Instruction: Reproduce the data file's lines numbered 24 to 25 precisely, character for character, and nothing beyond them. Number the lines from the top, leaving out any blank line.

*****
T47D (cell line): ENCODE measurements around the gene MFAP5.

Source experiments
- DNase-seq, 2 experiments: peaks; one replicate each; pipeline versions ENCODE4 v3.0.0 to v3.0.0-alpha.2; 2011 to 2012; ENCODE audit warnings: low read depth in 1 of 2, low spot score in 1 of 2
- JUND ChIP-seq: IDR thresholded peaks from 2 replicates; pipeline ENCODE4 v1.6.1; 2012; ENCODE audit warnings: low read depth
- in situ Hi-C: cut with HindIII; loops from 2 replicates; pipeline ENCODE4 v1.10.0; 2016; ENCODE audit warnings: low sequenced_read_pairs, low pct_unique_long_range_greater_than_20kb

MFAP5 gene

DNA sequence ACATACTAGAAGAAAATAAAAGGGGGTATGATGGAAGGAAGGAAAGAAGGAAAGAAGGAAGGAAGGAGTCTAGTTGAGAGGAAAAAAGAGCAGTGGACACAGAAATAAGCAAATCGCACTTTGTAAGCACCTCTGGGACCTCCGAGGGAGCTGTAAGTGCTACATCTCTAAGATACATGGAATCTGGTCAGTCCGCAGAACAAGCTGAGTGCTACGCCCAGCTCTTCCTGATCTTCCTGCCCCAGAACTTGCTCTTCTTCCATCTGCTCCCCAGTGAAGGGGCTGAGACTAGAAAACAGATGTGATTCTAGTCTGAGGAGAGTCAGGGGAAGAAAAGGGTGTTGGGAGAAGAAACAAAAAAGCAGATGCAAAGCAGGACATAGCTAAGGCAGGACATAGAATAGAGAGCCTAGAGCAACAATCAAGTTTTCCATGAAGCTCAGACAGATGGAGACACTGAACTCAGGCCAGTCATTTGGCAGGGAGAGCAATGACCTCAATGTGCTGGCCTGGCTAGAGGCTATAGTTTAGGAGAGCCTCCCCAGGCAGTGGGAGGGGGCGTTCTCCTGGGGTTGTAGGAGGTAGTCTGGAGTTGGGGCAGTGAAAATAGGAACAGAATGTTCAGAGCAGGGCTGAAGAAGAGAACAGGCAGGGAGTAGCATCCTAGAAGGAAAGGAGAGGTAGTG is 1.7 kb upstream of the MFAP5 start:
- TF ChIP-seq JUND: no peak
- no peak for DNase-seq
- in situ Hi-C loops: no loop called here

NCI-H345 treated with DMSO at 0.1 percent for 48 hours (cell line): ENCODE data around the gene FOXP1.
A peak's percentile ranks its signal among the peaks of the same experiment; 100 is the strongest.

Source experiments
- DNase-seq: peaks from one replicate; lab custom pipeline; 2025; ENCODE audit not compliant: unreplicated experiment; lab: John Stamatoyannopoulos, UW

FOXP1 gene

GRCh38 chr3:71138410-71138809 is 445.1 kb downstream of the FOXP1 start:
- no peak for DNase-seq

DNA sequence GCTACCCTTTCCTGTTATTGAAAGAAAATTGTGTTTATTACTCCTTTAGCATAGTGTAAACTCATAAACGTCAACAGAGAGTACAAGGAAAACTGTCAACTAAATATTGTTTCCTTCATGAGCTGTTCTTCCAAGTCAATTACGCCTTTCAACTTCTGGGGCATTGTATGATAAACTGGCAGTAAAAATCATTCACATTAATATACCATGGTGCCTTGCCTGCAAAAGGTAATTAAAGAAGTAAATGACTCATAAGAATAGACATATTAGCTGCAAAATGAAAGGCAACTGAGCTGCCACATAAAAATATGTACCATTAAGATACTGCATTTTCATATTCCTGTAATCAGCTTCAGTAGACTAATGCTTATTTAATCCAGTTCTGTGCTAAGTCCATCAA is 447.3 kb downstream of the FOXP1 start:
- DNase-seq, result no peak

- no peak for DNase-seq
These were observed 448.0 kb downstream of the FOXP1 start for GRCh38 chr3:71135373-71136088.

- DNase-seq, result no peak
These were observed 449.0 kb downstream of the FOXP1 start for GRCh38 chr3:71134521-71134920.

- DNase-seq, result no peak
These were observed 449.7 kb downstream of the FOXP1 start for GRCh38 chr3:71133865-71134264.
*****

- DNase-seq, result no peak
These were observed 449.7 kb downstream of the FOXP1 start for GRCh38 chr3:71133865-71134264.